If the potential discharge is less than the user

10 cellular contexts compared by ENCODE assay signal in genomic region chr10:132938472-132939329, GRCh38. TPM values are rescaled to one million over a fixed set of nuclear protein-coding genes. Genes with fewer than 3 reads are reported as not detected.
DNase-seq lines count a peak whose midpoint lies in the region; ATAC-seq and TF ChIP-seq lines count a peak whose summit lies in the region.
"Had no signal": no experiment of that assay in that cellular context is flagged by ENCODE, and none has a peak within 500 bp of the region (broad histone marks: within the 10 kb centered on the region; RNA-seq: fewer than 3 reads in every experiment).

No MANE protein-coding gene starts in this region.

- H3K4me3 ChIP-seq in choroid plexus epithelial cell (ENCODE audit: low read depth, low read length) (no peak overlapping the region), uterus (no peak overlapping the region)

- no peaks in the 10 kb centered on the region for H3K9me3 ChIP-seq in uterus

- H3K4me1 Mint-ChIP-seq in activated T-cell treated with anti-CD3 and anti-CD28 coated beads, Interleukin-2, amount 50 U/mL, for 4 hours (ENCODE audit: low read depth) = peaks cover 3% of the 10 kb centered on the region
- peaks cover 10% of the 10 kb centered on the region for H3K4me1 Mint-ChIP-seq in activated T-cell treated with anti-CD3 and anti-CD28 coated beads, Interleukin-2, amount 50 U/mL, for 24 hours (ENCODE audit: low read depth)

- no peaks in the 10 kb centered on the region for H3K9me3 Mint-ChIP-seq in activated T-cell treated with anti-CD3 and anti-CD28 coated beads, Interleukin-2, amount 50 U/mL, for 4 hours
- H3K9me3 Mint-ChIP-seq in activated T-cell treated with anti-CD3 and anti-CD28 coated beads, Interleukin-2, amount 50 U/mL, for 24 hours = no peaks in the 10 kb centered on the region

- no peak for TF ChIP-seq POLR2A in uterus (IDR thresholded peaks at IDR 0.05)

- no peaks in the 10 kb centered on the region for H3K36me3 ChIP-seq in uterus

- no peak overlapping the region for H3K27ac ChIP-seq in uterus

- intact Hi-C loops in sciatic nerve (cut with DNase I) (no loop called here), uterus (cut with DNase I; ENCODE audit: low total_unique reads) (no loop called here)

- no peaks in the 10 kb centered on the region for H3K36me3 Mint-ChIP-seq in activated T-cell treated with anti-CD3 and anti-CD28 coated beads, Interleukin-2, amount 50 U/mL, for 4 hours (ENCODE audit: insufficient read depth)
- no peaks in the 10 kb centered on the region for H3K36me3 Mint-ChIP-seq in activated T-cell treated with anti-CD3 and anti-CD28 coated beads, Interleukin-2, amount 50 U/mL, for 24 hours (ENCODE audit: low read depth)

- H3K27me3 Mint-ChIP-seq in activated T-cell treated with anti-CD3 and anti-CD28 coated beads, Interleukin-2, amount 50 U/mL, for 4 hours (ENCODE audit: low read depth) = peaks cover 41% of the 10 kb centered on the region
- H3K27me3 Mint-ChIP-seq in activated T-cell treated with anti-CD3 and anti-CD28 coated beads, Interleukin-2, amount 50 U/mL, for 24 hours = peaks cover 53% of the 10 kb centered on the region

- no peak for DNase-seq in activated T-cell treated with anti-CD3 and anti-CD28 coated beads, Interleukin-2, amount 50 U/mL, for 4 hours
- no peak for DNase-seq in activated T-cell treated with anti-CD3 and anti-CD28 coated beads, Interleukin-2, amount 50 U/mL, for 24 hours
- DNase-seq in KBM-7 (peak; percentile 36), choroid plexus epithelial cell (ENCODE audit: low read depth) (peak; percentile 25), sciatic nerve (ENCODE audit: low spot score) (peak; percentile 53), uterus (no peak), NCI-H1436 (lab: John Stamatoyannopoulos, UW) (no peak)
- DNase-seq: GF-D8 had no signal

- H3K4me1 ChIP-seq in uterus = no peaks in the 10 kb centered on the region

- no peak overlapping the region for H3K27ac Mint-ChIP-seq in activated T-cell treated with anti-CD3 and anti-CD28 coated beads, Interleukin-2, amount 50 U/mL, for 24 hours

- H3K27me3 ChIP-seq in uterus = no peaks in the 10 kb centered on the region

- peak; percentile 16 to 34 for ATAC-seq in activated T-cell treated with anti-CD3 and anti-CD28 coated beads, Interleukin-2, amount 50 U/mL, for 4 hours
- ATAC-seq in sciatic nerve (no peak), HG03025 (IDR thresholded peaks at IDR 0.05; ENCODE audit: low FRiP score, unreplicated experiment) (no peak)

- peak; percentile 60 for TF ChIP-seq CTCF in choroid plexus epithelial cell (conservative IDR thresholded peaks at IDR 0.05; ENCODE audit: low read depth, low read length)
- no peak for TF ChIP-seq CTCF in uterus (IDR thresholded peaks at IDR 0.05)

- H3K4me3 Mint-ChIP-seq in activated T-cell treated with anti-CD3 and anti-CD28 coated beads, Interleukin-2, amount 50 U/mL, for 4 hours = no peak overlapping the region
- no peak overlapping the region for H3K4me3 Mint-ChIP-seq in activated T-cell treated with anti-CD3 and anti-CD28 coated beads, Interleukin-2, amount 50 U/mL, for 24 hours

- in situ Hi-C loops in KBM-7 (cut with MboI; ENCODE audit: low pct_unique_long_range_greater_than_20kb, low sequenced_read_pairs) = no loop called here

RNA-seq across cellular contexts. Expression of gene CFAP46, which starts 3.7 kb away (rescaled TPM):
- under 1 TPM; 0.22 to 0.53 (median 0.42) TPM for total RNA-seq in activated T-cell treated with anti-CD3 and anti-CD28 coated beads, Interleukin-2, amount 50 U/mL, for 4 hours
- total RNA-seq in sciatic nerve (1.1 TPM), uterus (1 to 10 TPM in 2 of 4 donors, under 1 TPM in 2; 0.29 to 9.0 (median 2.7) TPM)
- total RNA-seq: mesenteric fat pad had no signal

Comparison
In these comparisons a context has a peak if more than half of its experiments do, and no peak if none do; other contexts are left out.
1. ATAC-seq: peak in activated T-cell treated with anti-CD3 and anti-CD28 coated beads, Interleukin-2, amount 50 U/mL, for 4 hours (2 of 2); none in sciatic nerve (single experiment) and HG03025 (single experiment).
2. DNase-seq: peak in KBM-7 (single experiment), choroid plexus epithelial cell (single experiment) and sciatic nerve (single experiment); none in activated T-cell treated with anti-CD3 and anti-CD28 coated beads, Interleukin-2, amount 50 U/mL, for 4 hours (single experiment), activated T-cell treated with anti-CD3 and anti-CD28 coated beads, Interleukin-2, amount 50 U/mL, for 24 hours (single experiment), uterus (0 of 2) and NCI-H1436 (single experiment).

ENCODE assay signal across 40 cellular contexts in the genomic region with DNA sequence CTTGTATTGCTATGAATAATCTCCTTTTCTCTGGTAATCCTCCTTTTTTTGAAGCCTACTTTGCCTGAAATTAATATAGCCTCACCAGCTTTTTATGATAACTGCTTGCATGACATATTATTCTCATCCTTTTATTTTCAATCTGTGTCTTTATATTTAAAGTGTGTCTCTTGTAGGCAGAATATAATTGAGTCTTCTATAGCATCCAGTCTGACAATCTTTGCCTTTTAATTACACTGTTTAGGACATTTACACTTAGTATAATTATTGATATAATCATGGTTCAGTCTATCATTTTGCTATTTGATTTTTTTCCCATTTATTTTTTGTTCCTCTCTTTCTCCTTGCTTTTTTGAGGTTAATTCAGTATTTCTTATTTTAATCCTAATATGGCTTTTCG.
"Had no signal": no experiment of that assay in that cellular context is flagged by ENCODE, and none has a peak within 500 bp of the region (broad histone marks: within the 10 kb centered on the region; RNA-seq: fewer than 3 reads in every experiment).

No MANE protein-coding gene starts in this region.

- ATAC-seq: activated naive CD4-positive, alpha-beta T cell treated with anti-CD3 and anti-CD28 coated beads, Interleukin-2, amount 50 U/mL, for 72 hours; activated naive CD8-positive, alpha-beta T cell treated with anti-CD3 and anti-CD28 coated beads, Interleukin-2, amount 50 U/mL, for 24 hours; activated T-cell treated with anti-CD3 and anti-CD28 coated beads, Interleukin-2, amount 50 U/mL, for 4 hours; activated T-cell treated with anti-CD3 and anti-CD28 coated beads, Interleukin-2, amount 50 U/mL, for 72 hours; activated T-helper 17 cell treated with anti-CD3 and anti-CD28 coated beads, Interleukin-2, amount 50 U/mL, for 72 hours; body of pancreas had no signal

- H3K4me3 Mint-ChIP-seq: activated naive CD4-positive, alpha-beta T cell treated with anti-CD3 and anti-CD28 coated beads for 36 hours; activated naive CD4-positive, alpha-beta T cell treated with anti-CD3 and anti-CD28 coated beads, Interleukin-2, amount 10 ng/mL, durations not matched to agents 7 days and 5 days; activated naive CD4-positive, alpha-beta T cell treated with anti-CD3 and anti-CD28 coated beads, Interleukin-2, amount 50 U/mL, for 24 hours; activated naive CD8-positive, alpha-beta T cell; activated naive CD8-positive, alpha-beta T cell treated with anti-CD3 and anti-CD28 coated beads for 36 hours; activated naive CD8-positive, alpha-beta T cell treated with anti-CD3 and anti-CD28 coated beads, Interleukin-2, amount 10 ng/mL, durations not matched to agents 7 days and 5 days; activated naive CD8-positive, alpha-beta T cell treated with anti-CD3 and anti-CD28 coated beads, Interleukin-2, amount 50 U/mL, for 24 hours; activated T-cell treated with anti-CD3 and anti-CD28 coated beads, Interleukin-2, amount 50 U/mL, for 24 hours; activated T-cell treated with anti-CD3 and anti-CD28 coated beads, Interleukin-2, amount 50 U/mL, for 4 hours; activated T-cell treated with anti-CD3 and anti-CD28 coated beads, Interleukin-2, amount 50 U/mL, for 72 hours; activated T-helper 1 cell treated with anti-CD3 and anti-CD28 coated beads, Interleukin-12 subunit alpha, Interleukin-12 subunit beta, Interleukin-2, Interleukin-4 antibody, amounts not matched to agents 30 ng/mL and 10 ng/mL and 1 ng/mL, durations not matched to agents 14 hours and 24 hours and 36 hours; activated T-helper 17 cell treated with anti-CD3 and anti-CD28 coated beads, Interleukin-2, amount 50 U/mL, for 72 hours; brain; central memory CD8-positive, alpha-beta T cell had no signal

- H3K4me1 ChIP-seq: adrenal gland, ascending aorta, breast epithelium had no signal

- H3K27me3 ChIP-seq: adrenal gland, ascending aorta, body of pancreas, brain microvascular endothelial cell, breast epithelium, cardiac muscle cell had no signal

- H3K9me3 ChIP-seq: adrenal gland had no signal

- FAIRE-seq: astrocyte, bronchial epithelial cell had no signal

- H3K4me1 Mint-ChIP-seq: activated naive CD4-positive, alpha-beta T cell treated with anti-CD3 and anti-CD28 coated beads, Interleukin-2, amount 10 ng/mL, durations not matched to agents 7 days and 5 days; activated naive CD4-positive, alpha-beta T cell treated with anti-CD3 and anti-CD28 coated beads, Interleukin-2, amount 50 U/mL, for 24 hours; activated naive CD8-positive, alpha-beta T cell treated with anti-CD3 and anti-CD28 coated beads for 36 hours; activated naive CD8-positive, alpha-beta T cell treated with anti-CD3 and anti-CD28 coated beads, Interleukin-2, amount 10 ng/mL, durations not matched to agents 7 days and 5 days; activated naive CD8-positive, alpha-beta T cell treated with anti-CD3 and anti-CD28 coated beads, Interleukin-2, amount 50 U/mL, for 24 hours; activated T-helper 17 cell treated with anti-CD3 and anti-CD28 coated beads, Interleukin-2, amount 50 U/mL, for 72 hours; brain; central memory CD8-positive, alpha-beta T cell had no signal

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Unformatted text preview: normal with equation 12. Subsequently, if hWELL drops below the level of hlim, then the maximum potential discharge (Qpot) is computed using the same equation but with hlim substituted for hWELL. If the potential discharge exceeds the user-specified discharge (|Qpot| > |Qdes|), then the latter is used in solving the ground-water flow equation (that is, the well discharge is not constrained). If the potential discharge is less than the user-specified discharge (|Qpot| < |Qdes|), then the former is used in solving the ground-water flow equation (and the well discharge is thereby constrained). In this manner, the applicable boundary condition represented by the multi-node well transitions from a specified-flux type of boundary condition to a general-head type of boundary condition (with hlim as the controlling head). If hn at all aquifer nodes linked to a multinode well fall below hlim, then there will be no net discharge from the well. Note that zero discharge is a limit to prevent the net well discharge from artificially reversing signs and change from discharging to recharging conditions during a given stress period. If the net discharge from a multi-node well falls to 0, however, then cross-flow between model layers (via intraborehole flow in the multi-node well) will still be simulated. Recharge (injection) wells are limited in the same manner, but the signs are reversed, and hlim represents a maximum water level. These relations are best illustrated by an example—one also based on the Reilly test problem. To illustrate the use and effects of constraints on a discharging well, the Reilly problem, as modified for the seepage face example (see tables 2 and 3), was used with a specified limiting head (hlim = -7.5 ft) and no minimum pumping rate specified (Qcut = 0, where Qcut is defined in input dataset 2f or 4b). All other parameters, stress periods, and time steps are identical to those described for the seepage face example. The results (fig. 24) show that once the head in the well reached the limiting head (in the fifth time step, at about 19 days), it was prevented from declining any further, and the computed discharge decreased as the heads in adjacent nodes continued to decline with time. Note that the discharge remained constant at the specified rate (-10,000 ft3/day) prior to the time when the head in the well reached the limiting head. The stabilization of hWELL at the value of hlim is reasonable as long as the heads at linked nodes in the aquifer 24 Revised Multi-Node Well (MNW2) Package for MODFLOW Ground-Water Flow Model are higher than hWELL, thereby allowing a net inflow to the multi-node well, which will balance the net discharge from the well. However, if the computed heads at the aquifer nodes connected to the multi-node well decline below the value of hlim, then the net discharge would be reduced to zero, and the head in the well would decline to deeper levels than specified by hlim. This was tested and demonstrated by rerunning the previous example, but with specified withdrawals in three single-node wells added at nearby nodes (in layers 2, 7, and 13 of row 28, column 43) at rates of -4,000 ft3/day each. (Note that because the single-node pumping wells are not located on the plane of symmetry, their effects on drawdown in the aquifer would be equivalent to each one having a matching well on the other side of the plane of symmetry.) The additional drawdown in the multi-node well caused by interference from the three additional pumping wells causes the head in the multinode well to decline faster than before (fig. 25). In this case, the head in the well reached the limiting head in the second time step (at about 4.6 days), and the net discharge decreased to -9,190 ft3/day from the -10,000 ft3/day rate during the first time step. However, because of the additional drawdown relative to the previous case, the net discharge continued to decrease to zero in the ninth time step. After the discharge ceased, the computed water level in the well again began to decline further—to depths below the specified value of hlim. For comparison, the average of the heads in the 12 aquifer nodes connected to the multi-node well are also shown in figure 25. During the eighth time step, the heads at several nodes (those closest to the three single-node pumping wells) are below the value of hlim, causing outflow from the multinode well (recharge to the aquifer) in these nodes, although there is sufficient inflow to the multi-node well (discharge from the aquifer) at the remaining nodes so that the net discharge, though greatly reduced by this time, is still nonzero at about -100 ft3/day. In the ninth step the average head has dropped to about -8.9 ft and is below the value of hlim at every one of the 12 aquifer nodes connected to the multi-node well. Therefore, the net discharge is zero, and the water level in the well drops below hlim as it equilibrates to the new lower aquifer heads. As expected, while there is a net discharge from the multi-node well, the head in the well is noticeably lower than the average head in the aquifer adjacent to the well, but when the net discharge is zero, hW...
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